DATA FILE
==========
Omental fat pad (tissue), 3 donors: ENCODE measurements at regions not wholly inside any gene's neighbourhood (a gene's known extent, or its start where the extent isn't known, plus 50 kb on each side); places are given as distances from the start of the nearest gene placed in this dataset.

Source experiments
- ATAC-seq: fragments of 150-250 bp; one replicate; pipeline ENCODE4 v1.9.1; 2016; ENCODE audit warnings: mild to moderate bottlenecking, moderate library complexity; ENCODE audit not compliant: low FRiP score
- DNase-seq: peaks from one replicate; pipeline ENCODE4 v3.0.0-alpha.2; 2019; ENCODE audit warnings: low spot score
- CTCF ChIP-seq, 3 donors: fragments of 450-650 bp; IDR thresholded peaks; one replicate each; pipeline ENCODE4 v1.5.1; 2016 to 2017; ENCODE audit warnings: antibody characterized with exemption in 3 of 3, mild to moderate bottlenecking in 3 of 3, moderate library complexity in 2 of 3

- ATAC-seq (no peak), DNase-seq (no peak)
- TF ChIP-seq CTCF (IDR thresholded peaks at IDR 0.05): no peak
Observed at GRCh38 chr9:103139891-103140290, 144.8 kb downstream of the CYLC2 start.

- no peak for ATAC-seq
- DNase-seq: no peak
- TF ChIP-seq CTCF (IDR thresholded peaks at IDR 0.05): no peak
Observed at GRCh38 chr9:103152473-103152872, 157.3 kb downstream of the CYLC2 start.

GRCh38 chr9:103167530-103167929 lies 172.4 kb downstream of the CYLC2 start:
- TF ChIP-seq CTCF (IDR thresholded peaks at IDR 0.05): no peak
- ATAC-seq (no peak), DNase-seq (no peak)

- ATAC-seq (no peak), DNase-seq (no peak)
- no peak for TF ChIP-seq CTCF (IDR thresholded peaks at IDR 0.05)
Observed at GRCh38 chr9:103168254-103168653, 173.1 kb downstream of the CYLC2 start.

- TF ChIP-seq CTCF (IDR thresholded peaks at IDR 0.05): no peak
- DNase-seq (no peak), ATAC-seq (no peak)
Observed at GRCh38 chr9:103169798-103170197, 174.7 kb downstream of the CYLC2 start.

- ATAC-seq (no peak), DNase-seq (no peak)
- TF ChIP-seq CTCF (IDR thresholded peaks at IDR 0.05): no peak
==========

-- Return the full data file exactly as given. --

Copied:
Omental fat pad (tissue), 3 donors: ENCODE measurements at regions not wholly inside any gene's neighbourhood (a gene's known extent, or its start where the extent isn't known, plus 50 kb on each side); places are given as distances from the start of the nearest gene placed in this dataset.

Source experiments
- ATAC-seq: fragments of 150-250 bp; one replicate; pipeline ENCODE4 v1.9.1; 2016; ENCODE audit warnings: mild to moderate bottlenecking, moderate library complexity; ENCODE audit not compliant: low FRiP score
- DNase-seq: peaks from one replicate; pipeline ENCODE4 v3.0.0-alpha.2; 2019; ENCODE audit warnings: low spot score
- CTCF ChIP-seq, 3 donors: fragments of 450-650 bp; IDR thresholded peaks; one replicate each; pipeline ENCODE4 v1.5.1; 2016 to 2017; ENCODE audit warnings: antibody characterized with exemption in 3 of 3, mild to moderate bottlenecking in 3 of 3, moderate library complexity in 2 of 3

- ATAC-seq (no peak), DNase-seq (no peak)
- TF ChIP-seq CTCF (IDR thresholded peaks at IDR 0.05): no peak
Observed at GRCh38 chr9:103139891-103140290, 144.8 kb downstream of the CYLC2 start.

- no peak for ATAC-seq
- DNase-seq: no peak
- TF ChIP-seq CTCF (IDR thresholded peaks at IDR 0.05): no peak
Observed at GRCh38 chr9:103152473-103152872, 157.3 kb downstream of the CYLC2 start.

GRCh38 chr9:103167530-103167929 lies 172.4 kb downstream of the CYLC2 start:
- TF ChIP-seq CTCF (IDR thresholded peaks at IDR 0.05): no peak
- ATAC-seq (no peak), DNase-seq (no peak)

- ATAC-seq (no peak), DNase-seq (no peak)
- no peak for TF ChIP-seq CTCF (IDR thresholded peaks at IDR 0.05)
Observed at GRCh38 chr9:103168254-103168653, 173.1 kb downstream of the CYLC2 start.

- TF ChIP-seq CTCF (IDR thresholded peaks at IDR 0.05): no peak
- DNase-seq (no peak), ATAC-seq (no peak)
Observed at GRCh38 chr9:103169798-103170197, 174.7 kb downstream of the CYLC2 start.

- ATAC-seq (no peak), DNase-seq (no peak)
- TF ChIP-seq CTCF (IDR thresholded peaks at IDR 0.05): no peak